AP Photo/Wilfredo Lee

New Jersey Sen. Cory Booker has been beating the drum on gun licensing for a while now. He wants to take New Jersey’s draconian gun control laws and apply them on a national level. Those he can get away with, anyway.

To advance his proposals, he’s making some claims that aren’t nearly as backed up as he’d like to believe.

Last night, at the first Democratic candidate debate for the 2020 campaign, Sen. Cory Booker (D–N.J.) proved my prophecy correct when he said, “If you need a license to drive a car, you should need a license to buy and own a firearm. And not everybody in this field agrees with that, but in states like Connecticut that did that, they saw 40 percent drops in gun violence and 15 percent drops in suicides.”

Booker is wrong (even if we kindly translate his looser “violence” into the study’s actual focus on homicides) and so is the study that gave him that 40 percent figure. The study, as I previously explained, “purports to show that a 1995 tightening in Connecticut’s gun permit laws led to a 40 percent reduction in gun homicides over the next decade,” resulting in “nearly 300 fewer gun homicides.”

Yes, Connecticut’s murder rate fell after the law passed, though the state’s gun murder rate had already fallen 29 percent in the two years before the law was enacted, matching trends nationwide. Indeed, murder rates have been falling even in those states without any sort of permit-to-purchase laws, as can be seen in this chart from page 19 of the study:

[Chart at original link]

The chart also shows that the study’s authors simply guessed about what Connecticut’s gun homicide rate would have been if the law had not passed. They did this by creating a “synthetic Connecticut” which is 72 percent neighboring Rhode Island. For reasons the authors do not speculate on, Rhode Island saw an unusual rise in gun homicides in the decade following Connecticut passing its permit law.

The authors lumped the two states together for analytical purposes based solely on the fact that the two states had similar gun homicide rates in the past. But what’s really interesting here, and what the study’s authors did not examine, is not that Connecticut’s rate fell (which was in keeping with national trends anyway), but that Rhode Island’s rate started to rise.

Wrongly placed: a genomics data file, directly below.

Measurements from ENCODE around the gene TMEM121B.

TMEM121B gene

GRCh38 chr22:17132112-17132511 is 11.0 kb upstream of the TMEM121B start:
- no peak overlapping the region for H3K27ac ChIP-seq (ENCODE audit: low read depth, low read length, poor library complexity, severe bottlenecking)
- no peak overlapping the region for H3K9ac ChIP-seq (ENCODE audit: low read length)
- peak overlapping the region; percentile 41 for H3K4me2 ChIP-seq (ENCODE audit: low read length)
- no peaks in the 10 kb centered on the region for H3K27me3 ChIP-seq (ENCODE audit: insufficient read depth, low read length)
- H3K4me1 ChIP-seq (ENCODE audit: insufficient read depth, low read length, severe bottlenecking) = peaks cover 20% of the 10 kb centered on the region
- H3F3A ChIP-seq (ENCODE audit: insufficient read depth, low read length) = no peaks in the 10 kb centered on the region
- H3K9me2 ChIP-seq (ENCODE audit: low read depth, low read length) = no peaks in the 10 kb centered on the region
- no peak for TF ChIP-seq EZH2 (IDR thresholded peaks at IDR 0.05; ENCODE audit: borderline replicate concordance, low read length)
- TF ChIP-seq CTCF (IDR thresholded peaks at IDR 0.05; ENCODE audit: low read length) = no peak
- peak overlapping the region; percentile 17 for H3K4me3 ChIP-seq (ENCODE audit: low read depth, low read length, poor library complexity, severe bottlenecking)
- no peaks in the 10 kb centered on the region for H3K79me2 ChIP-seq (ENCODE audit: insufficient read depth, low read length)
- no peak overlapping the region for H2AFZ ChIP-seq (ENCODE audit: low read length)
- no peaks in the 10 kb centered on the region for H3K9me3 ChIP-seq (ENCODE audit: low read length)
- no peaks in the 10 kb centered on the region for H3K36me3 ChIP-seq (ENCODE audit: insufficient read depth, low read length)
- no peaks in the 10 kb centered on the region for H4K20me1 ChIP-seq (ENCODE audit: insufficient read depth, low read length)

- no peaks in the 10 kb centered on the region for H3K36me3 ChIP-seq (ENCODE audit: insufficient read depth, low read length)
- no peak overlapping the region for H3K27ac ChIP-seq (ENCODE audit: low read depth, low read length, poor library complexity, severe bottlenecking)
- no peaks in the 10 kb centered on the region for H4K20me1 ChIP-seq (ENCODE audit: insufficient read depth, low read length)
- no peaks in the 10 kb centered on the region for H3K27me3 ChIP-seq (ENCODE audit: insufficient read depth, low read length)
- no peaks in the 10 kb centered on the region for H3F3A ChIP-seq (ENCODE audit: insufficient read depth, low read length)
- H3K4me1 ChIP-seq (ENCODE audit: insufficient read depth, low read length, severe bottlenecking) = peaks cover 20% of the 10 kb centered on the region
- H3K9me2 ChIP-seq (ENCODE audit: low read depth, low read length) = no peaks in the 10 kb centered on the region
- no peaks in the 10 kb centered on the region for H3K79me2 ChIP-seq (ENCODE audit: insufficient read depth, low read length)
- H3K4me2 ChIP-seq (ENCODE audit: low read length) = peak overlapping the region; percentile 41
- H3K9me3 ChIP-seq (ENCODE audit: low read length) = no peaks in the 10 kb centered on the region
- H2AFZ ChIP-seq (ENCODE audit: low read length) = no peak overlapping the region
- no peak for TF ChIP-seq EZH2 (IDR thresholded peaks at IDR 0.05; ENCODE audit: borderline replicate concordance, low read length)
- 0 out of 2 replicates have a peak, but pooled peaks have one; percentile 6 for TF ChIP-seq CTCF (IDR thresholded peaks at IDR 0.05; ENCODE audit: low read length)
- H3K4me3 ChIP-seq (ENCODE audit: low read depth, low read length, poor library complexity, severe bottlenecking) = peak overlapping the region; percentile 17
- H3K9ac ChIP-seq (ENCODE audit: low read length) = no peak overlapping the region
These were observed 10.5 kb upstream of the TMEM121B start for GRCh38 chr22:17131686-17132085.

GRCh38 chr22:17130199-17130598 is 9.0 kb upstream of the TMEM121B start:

The study that makes the claim isn’t nearly the slam dunk Booker would like to claim, though, he doesn’t care. He’s trying to advance an agenda, nothing else. He’s going to cherrypick any study he can find that can be used to justify his policies. This one does precisely that.

Booker, however, seems to believe that if you have to have a license to drive a car, you should need a license to own a gun. The problem is that he’s unable to show me or anyone else where the Constitution guarantees the right to keep and bear cars, especially since he doesn’t even get the metaphor right.

You can own a car without a license. You can operate a car without one. What you can’t do is operate one on public roads. You’re showing you can drive a vehicle safely to operate one on government property.

On your property, you don’t need anyone’s permission to drive. Children are driving on their family farm all over this country right now, and they’re perfectly legal to do so.

So, yet again, Booker doesn’t have a clue what he’s talking about. Hardly the most surprising statement of the day.